On Saturday, there were two interesting articles, by two of the most original Conservative politicians of the past generation. Although neither man is a devotee of the party line, they came to the same conclusion, Both of them were wrong.
Matthew Parris (Times (£)) and Michael Portillo (FT (£)) would have us believe that David Cameron should ignore most of his own party members, who are reactionary bigots, obsessed with Europe and wholly out of touch with public opinion. Mr Parris, the gentlest of men in private life, would go further. He compared members of Tory associations to troublesome insects. It would not be unfair to say that both pieces exude intellectual complacency. The writers share a weary disdain for anyone unsophisticated enough to challenge their own de haut en bas conclusions. That is not necessarily a fault. None of us is obliged to tolerate noisy nonsense. But in each case, the writers should be obliged to earn the right to be so scornful, by explaining the evolution of their own views.
In Mr Portillo's case, he is objecting to the very opinions that he expressed with force and eloquence during the Major government, of which he was an uncomfortable member. In the Seventies and Eighties, he spent time in Enoch Powell's company, and would have been honoured if anyone had described him as one of Enoch's disciples. Many of today's Europhobes were also disciples once. They started off as Portillistas. Before he treats them with contempt, Mr Portillo ought to appear before a truth and reconciliation commission.
There is a paradox. On homosexual marriage, David Cameron's theology may be better than his politics. That might seem an extraordinary claim. For nearly 2000 years, Christians professed to believe that the sins of Sodom were punishable by Hell fire: that those in authority who sought to encourage them would certainly experience to the full the horrors of damnation. But how many Christians still believe that today? If Hell is virtually decommissioned, what beliefs are still compulsory? A hundred years ago, the Anglican and Catholic Churches both rested on doctrine and dogma. Is that still true?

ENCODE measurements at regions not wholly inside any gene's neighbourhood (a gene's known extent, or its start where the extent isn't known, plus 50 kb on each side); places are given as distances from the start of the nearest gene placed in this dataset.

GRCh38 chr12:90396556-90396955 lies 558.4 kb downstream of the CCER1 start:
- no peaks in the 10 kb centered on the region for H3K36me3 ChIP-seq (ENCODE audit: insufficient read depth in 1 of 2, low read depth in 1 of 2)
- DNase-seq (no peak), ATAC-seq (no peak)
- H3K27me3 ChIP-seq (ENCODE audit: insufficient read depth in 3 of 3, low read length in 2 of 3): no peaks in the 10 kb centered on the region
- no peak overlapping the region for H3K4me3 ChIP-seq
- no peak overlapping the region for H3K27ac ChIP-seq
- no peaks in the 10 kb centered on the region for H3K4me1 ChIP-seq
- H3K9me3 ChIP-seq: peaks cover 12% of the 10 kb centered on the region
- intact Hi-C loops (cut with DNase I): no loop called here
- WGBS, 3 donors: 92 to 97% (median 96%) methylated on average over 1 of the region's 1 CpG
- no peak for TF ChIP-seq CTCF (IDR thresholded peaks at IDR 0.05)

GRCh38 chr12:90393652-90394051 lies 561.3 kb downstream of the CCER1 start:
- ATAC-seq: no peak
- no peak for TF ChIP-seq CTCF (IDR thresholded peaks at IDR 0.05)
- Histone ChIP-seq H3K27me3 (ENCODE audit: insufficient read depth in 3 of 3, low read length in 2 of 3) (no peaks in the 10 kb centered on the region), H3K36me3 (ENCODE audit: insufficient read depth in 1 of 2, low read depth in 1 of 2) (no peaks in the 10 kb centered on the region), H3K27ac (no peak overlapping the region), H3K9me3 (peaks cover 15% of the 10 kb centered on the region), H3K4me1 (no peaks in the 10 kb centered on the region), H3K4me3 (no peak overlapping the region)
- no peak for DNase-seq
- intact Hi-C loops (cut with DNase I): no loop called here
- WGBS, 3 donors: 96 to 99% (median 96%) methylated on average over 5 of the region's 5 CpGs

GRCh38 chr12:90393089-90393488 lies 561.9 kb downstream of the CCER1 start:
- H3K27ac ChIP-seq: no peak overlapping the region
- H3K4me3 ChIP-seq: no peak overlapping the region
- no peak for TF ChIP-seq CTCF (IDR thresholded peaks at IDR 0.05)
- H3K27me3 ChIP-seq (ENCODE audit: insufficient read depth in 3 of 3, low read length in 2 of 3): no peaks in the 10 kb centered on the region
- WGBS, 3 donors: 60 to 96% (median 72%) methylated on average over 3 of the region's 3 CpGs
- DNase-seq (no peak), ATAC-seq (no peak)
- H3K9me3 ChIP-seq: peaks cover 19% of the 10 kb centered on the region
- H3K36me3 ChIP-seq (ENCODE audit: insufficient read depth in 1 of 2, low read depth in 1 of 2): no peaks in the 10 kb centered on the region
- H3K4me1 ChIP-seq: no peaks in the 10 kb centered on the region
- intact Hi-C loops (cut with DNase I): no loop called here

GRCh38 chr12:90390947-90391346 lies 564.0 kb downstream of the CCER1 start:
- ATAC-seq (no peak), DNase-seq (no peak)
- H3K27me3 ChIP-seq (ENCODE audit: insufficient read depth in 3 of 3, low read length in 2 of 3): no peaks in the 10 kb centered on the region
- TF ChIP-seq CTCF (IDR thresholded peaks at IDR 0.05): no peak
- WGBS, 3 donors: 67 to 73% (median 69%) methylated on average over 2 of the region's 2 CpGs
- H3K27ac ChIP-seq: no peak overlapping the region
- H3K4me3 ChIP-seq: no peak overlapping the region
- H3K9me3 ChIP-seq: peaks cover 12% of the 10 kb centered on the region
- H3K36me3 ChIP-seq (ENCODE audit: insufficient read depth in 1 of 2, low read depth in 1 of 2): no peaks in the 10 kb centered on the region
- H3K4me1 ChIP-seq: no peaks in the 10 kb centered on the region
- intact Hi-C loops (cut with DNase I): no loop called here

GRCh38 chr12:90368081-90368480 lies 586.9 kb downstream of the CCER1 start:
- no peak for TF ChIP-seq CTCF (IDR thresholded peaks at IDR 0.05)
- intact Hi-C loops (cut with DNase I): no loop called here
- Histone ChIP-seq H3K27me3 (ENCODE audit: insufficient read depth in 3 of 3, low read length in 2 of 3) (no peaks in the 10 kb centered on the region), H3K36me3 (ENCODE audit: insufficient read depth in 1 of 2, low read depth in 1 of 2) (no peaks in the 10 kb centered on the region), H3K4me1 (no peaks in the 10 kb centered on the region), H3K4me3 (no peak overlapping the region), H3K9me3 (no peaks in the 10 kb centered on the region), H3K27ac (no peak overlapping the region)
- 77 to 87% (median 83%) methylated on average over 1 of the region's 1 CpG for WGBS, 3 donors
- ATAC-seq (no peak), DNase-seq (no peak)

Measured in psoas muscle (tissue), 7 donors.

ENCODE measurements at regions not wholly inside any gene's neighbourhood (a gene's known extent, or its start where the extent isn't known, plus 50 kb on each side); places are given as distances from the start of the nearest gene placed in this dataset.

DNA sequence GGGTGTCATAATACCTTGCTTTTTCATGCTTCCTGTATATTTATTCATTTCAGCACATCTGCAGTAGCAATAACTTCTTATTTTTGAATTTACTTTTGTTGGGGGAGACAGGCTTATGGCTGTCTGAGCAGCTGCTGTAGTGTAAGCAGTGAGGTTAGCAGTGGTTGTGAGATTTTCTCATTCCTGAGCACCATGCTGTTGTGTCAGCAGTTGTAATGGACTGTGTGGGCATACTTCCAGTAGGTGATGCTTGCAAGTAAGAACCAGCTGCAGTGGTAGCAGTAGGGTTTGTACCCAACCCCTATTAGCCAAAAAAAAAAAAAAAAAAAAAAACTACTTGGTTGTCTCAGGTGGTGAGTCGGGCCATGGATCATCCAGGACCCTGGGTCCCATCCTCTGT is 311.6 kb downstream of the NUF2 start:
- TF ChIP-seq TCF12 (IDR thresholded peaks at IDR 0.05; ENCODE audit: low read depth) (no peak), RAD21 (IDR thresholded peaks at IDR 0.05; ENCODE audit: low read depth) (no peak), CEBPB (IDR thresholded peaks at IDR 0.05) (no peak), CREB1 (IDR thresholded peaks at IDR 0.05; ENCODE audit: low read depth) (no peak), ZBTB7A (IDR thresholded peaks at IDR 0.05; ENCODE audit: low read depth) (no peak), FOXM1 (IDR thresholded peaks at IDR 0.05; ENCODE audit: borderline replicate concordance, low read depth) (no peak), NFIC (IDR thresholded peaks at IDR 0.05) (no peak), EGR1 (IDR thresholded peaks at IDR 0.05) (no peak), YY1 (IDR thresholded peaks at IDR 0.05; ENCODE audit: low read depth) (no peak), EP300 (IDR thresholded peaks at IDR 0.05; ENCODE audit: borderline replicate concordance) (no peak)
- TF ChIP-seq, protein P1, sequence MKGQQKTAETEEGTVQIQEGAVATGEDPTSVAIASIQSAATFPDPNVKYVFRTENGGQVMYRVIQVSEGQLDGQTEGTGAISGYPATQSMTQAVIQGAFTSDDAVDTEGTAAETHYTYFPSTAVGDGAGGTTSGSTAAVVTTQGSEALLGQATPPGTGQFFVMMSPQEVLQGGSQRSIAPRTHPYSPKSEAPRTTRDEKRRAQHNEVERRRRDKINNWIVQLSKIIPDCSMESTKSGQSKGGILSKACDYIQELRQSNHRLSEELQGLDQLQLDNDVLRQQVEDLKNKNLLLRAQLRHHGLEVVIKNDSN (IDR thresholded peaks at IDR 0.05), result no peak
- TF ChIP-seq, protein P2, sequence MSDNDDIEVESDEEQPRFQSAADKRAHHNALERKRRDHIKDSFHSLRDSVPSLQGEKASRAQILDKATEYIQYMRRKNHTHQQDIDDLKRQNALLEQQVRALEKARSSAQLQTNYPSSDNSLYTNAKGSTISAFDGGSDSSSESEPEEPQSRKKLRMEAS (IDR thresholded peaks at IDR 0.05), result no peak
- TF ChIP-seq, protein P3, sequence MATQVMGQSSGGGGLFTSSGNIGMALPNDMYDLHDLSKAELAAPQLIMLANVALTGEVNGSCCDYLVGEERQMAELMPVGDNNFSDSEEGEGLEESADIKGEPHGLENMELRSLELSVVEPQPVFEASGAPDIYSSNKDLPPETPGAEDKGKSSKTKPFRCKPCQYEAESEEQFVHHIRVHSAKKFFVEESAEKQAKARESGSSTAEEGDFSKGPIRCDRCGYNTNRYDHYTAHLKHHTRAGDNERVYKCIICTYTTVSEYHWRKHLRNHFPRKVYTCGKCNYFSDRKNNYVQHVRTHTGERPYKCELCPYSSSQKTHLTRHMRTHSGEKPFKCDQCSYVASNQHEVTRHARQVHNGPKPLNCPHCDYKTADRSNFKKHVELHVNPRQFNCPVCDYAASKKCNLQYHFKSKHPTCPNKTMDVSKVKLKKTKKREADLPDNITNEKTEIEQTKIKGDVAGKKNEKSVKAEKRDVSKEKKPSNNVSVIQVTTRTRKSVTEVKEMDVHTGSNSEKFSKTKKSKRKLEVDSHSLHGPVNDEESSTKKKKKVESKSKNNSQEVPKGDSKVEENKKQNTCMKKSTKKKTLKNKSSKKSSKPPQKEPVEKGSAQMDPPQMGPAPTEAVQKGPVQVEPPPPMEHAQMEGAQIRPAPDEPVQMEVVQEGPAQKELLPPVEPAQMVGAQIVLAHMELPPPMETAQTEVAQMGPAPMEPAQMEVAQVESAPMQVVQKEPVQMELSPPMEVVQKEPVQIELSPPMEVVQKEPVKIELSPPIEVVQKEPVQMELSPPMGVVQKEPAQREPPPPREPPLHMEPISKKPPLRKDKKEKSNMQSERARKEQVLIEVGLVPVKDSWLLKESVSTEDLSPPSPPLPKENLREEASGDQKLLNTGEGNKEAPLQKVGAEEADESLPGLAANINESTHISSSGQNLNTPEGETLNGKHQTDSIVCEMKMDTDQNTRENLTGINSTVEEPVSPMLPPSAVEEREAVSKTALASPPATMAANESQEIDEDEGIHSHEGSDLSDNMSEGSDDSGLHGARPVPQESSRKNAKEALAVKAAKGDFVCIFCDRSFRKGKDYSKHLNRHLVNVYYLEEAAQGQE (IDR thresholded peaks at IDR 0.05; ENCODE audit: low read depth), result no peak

As a reverent non-Christian, I would have thought that the literal truth of the Resurrection was at the core, along with the Incarnation. These miraculous occurrences are the foundation stones of Christian belief. The Immaculate Conception of the Virgin: that might be gilding the lily. The other two: if you believed in them, you were a Christian; if not, not. The new Archbishop of Canterbury has said that if Christ's bones were discovered tomorrow, he would resign his post. Yet I know a fair few people who profess themselves to be serious Christians, and disagree. Although they would not follow that sometime Bishop of Durham and ineffable ass, David Jenkins, who described the Resurrection as a conjuring trick with bones, nor do they believe that Christ rose from the dead. I suspect that even if they would never imitate Bishop Jenkins's frivolous blasphemies, some current Bishops might echo his unbelief.
So what is left? Homosexual marriage has been condemned for 2000 years, but if all the rest of the Church's teachings are now adrift, why take a stand on that? It should be possible for a current Christian to argue that Christ's teachings could be reduced to one word, love, and that the Churches should organise their mission to mankind on that basis, proclaiming His love and His sacrifice. If that were the case, why should homosexual love be excluded from Christian compassion, and from Sacramental redemption?